CROSS Safety Report
Frustration about getting a response to a public safety concern
A member of the public reported a partially collapsed retaining structure to bodies they believed could be the responsible authority. Despite continued efforts to get attention to the issue, there was no apparent action to address the concern. This raised the reporter’s concern for public safety.
Key Learning Outcomes
For any observers of a potentially unsafe structure:
- If you notice a potentially unsafe situation, consider reporting it to the likely owners or responsible bodies
- If the owner is not established, then a regulator could be informed
- Local authorities have powers to take action if there is an imminent risk to the public due to an unsafe structure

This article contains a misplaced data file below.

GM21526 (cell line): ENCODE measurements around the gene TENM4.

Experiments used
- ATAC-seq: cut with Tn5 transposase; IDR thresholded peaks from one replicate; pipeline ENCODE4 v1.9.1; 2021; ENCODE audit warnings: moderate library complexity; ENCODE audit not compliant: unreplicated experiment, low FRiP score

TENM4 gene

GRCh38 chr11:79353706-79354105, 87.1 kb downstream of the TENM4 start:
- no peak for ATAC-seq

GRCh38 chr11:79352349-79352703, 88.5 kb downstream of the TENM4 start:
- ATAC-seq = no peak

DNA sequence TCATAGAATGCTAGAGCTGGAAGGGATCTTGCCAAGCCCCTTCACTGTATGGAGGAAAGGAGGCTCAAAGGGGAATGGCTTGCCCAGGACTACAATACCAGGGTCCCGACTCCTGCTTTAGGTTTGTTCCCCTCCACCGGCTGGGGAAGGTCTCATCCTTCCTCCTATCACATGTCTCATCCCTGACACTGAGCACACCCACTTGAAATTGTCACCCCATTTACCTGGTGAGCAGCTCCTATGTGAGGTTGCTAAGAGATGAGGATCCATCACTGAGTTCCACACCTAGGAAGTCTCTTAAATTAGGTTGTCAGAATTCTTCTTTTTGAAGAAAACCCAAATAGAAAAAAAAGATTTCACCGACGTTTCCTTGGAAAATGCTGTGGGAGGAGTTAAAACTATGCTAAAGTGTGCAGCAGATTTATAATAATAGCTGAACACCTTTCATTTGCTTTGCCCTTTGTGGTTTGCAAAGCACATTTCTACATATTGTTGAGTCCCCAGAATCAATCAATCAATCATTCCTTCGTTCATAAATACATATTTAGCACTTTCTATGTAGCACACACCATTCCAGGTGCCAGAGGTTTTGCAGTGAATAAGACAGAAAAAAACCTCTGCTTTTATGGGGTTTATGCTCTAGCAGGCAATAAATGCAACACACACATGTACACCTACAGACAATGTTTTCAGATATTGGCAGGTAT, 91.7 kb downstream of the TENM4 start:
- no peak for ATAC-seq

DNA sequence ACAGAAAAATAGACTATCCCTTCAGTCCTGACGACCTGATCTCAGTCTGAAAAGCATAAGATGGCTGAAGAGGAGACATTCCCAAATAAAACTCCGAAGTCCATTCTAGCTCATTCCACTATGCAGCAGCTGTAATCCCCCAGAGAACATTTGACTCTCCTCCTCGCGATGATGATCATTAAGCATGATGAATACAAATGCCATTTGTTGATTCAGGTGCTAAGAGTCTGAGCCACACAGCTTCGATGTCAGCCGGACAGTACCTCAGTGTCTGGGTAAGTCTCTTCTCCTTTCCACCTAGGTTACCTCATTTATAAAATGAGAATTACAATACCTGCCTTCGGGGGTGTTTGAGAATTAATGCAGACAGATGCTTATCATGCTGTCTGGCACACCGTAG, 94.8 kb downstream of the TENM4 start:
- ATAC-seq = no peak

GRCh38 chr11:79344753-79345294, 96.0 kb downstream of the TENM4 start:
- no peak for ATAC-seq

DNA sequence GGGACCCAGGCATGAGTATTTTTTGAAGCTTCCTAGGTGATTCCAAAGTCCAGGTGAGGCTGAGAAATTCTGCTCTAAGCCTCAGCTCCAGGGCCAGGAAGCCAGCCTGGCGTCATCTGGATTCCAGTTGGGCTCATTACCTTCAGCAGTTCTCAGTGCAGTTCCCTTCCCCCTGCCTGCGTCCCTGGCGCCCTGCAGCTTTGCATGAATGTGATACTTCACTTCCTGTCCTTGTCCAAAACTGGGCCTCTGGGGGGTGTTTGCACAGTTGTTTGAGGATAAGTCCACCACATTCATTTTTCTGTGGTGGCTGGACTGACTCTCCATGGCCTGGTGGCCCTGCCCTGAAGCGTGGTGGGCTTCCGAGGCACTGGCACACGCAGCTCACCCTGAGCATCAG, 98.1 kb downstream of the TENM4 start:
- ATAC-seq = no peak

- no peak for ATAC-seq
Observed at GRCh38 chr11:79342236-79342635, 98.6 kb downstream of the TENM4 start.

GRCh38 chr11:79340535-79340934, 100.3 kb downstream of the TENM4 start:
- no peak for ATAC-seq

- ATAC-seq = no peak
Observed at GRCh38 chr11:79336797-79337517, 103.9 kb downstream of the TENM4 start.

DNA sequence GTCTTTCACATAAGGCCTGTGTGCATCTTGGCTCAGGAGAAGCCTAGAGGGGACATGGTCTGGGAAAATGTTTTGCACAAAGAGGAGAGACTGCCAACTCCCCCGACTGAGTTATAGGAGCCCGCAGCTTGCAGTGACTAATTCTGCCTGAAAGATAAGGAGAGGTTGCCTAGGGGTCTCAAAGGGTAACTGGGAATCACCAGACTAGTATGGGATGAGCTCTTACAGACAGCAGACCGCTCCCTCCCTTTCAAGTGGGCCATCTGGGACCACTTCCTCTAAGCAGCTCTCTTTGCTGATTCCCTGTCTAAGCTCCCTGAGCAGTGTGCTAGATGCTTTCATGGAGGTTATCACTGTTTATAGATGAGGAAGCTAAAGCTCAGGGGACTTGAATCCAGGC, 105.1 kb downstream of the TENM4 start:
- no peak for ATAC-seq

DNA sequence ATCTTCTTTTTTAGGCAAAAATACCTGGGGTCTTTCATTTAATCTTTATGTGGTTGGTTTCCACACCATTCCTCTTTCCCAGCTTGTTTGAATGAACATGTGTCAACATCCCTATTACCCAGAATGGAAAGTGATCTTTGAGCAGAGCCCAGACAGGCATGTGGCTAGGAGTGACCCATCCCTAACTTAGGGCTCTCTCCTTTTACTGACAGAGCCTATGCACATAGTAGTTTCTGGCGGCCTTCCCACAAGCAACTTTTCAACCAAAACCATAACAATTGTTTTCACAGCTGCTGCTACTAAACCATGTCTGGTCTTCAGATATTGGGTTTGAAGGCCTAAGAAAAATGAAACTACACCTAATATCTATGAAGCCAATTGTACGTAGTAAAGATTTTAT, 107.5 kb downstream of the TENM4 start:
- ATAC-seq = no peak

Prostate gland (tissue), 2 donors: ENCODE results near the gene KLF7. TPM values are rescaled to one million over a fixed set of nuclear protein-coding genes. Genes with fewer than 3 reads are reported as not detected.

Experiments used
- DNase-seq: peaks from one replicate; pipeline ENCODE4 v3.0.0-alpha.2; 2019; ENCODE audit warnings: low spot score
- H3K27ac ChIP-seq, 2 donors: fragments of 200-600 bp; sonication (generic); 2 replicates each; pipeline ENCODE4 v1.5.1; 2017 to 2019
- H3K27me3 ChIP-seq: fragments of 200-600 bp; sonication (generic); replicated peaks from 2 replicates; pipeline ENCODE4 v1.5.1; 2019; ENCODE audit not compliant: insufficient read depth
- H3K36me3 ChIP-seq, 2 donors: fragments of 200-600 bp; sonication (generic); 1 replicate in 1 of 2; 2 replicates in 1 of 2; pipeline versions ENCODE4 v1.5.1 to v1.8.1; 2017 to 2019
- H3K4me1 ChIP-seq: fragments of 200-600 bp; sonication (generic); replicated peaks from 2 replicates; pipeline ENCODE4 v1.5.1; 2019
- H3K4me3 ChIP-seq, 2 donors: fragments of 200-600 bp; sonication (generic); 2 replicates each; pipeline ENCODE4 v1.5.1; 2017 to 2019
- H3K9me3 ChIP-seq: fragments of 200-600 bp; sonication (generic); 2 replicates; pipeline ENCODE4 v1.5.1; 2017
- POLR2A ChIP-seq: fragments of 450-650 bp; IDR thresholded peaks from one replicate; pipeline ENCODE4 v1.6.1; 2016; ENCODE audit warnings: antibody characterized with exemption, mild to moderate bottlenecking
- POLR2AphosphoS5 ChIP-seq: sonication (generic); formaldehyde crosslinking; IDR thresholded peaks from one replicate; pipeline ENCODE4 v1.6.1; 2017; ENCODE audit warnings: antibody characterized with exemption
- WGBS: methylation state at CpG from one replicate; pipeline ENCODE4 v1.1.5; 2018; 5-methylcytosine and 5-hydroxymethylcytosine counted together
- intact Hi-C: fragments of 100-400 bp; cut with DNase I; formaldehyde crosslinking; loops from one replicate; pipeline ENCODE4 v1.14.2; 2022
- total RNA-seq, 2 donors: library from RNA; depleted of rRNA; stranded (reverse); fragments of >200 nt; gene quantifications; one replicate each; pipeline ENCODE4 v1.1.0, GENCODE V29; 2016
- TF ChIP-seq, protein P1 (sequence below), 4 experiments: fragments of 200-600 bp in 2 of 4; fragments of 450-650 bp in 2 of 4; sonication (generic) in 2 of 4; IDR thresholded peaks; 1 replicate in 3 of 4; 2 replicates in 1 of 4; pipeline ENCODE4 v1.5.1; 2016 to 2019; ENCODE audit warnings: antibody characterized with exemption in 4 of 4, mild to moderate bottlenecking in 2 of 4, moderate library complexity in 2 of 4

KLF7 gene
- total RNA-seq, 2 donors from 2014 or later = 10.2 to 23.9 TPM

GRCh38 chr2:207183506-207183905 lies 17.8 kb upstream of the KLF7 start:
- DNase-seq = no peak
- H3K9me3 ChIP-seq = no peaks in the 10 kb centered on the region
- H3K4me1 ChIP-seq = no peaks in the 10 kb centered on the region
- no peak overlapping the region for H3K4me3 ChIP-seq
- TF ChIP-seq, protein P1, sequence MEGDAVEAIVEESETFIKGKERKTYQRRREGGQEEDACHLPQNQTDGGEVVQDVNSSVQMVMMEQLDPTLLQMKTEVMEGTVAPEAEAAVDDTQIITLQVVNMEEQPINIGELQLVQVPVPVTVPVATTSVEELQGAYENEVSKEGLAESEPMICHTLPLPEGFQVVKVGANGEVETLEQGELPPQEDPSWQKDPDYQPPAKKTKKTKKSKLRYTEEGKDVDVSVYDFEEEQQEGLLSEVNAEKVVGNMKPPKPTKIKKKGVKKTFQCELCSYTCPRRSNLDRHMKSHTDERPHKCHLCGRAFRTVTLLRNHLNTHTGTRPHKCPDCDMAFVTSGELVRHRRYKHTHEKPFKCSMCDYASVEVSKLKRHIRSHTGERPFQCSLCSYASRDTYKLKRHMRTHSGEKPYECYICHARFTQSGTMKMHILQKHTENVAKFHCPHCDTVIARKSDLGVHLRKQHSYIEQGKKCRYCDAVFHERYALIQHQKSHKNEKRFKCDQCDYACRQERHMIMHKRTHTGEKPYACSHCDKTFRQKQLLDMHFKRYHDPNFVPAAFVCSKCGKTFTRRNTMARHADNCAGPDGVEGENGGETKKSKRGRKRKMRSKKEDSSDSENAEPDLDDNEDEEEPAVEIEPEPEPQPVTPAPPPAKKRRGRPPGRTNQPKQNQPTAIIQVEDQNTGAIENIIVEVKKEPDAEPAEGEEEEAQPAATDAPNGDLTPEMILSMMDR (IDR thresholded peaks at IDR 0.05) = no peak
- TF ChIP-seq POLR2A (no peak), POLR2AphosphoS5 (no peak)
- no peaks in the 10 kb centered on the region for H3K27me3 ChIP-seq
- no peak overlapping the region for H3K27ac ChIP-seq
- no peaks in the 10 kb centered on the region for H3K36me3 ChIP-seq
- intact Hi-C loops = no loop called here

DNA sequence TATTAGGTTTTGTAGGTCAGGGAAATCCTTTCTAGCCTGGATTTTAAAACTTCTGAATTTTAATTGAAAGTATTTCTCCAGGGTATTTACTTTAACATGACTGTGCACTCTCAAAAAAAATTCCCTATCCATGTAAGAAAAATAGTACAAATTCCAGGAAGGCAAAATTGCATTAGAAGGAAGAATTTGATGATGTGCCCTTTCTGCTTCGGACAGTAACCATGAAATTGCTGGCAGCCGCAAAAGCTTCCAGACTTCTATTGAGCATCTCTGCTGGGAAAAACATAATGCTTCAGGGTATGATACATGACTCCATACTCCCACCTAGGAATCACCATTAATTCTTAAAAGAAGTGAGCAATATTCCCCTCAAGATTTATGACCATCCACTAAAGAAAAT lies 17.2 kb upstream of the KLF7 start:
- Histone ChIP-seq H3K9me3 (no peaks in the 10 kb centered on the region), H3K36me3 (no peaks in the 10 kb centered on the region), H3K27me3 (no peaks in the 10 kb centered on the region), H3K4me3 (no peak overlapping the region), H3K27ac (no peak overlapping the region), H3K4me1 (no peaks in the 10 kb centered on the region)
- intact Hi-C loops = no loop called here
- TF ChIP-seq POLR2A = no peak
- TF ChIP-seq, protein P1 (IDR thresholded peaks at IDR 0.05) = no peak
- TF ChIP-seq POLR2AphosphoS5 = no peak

For public and private bodies and other asset owners:
- Consider the effectiveness of procedures for the reporting by members of the public of infrastructure concerns
Find out more about the Full Report
The Full Report below has been submitted to CROSS and describes the reporter’s experience. The text has been edited for clarity and to ensure anonymity and confidentiality by removing any identifiable details. If you would like to know more about our secure reporting process or submit a report yourself, please visit the reporting to CROSS-UK page.